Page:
In Multipolarity, Nuclear war

New Cold War.org, Dec 5, 2016

New Scientist issue #3100

New Scientist issue #3100

To mark its 60th anniversary, the weekly UK magazine New Scientist published an 18-page feature in its edition of November 19, 2016 (Vol 232, No 3100).  Titled ‘Welcome to the future’, the feature includes 14 short essays looking at the possible future of science and society. Two of those essays are enclosed below:

  • What if civilisation collapses? (online title: ‘Civilisation was more fragile than we thought’), by Debora MacKenzie
  • What if there’s a nuclear war? (online title: ‘That nuclear war was a bit of a bummer), by Fred Pearce

Access the entire issue #3100 of New Scientist here.


The world in 2076: Civilisation was more fragile than we thought

By Debora MacKenzie, New Scientist, Nov 19, 2016

There are 7.4 billion people on the planet – nearly three times as many as there were 60 years ago. The UN estimates that in another 60 years we will be approaching 11 billion. Others say that population will peak soon, then fall gradually as we hit resource limits.

There is another possibility: that hitting those limits causes our surprisingly fragile civilisation to collapse, triggering a global die-off.

Civilisation may appear robust, but is actually a juggling act. We keep all the balls in the air using densely coupled networks of manufacturing, trade, money, employment, food, water, transport, energy, technology, healthcare, geopolitics and law and order. Each network depends on all the others through many feedback loops.

In other words, civilisation is an adaptive, complex system – and such systems are susceptible to catastrophic failure. Loss of any essential subsystem can cause the entire edifice to crash, says Yaneer Bar-Yam of the New England Complex Systems Institute in Cambridge, Massachusetts. Even small glitches are big trouble, as we saw in 2008 when local financial failures cascaded though coupled systems to cause the global crisis we are still feeling.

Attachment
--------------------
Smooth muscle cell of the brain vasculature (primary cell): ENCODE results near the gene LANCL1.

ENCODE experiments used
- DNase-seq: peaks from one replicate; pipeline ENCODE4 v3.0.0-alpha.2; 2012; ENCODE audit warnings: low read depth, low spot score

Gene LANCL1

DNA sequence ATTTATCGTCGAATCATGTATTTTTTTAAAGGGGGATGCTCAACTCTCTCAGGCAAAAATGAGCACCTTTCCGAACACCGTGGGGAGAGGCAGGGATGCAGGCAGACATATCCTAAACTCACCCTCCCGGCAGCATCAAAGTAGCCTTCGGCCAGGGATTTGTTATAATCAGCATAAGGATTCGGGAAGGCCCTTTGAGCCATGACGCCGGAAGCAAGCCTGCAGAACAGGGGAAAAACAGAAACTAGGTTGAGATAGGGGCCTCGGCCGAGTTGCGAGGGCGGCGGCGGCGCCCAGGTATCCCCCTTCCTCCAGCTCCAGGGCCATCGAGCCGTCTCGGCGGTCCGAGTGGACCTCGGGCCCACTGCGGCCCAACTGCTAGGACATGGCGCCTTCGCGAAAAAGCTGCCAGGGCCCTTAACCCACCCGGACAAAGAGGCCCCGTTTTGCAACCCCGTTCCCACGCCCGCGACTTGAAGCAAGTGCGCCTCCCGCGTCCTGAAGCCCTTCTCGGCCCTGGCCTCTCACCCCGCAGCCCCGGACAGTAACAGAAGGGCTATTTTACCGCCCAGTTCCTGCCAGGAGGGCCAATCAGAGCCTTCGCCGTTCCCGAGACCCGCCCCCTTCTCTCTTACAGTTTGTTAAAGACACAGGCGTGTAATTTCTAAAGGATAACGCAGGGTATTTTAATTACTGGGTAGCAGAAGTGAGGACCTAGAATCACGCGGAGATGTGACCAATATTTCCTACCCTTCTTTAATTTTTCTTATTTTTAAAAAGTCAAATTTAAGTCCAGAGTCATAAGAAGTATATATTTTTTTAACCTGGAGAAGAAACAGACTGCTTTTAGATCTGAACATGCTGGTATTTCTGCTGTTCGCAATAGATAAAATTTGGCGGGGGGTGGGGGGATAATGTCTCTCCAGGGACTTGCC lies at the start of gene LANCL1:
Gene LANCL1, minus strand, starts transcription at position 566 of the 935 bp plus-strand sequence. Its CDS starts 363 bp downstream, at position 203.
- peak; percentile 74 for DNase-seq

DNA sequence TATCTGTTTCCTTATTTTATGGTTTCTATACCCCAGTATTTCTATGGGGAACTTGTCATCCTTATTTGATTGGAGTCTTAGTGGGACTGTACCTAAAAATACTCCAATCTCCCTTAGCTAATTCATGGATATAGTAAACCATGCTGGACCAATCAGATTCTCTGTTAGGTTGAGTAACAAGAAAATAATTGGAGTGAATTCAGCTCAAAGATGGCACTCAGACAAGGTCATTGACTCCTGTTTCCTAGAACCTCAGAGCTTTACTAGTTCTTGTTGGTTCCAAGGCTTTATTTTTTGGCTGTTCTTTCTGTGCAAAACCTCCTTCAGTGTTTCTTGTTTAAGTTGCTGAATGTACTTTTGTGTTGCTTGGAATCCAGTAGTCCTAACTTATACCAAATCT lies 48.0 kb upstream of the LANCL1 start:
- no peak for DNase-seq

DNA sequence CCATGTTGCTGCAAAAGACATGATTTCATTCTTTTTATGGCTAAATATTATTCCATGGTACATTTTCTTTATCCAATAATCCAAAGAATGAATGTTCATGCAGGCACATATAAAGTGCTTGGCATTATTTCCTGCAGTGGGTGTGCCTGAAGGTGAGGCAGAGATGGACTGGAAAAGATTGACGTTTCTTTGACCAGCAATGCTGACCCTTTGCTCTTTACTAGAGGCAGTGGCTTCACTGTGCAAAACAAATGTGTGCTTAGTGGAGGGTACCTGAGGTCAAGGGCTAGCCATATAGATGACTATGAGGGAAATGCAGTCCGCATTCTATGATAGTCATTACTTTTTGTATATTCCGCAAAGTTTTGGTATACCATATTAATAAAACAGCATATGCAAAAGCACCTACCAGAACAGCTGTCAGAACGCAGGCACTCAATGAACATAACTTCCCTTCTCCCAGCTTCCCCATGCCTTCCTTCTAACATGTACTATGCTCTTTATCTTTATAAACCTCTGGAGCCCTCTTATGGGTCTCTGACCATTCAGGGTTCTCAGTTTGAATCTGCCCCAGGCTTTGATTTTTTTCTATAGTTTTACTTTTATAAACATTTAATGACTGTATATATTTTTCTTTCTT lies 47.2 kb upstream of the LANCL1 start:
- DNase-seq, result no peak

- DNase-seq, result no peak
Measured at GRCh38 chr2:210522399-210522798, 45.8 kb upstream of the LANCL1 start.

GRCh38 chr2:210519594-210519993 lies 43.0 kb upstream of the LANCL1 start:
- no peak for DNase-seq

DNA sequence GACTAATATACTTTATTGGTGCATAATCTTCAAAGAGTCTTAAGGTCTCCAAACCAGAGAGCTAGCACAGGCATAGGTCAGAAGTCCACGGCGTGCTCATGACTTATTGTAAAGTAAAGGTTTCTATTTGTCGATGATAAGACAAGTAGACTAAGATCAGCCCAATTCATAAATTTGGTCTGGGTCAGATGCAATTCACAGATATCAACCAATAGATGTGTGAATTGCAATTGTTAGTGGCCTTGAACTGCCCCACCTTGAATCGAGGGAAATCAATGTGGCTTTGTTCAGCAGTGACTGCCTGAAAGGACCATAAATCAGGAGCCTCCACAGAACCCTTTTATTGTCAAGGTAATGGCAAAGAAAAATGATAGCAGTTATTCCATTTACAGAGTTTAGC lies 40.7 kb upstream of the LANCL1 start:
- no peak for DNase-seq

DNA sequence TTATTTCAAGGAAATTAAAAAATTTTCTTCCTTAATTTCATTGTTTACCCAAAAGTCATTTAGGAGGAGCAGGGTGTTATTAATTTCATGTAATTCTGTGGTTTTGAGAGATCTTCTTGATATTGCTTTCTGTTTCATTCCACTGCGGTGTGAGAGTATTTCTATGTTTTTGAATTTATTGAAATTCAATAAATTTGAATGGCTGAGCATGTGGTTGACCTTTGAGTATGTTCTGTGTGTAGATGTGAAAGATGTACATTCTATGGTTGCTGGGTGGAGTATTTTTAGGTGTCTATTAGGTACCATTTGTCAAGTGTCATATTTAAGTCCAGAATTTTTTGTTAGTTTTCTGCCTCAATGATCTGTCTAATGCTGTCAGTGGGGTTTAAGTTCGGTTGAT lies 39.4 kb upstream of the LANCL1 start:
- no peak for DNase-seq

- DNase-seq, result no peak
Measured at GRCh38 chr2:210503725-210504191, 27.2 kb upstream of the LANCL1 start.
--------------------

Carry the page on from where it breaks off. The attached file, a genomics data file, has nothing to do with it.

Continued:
With civilisation itself, we don’t know what subsystems, or how much loss, would be enough to get us in serious trouble. But we have some idea what might trigger collapse.

If global warming, for example, causes methane release from frozen deposits, we could get positive feedback: further warming, further release and runaway rising temperatures. Farming systems would fail in the face of rapid changes in weather, pests and diseases. Millions would starve. Other major risks are nuclear war (see “The world in 2076: The anti-science backlash has begun“) and global pandemic.

As well as killing millions, these scenarios could trigger general collapse. Economic systems are sensitive to losing key workers, especially those who are “hubs” linking many others, such as truck drivers and oil refinery operators. An epidemic with a death rate like the 1918 flu, for example, would knock out key people crucial to food supply, civil order, transport, electricity and many other support systems. As things come unstuck, ever more people die for ever more reasons, more subsystems fail and collapse accelerates.

Couldn’t we all just hunker down and go back to business as usual when the storm is over? The problem is that once complex systems collapse, they stay collapsed. The lesson from history is that a less complex, alternative stable state from our past would re-emerge. It could be small, authoritarian city states, or even a return to hunting and gathering.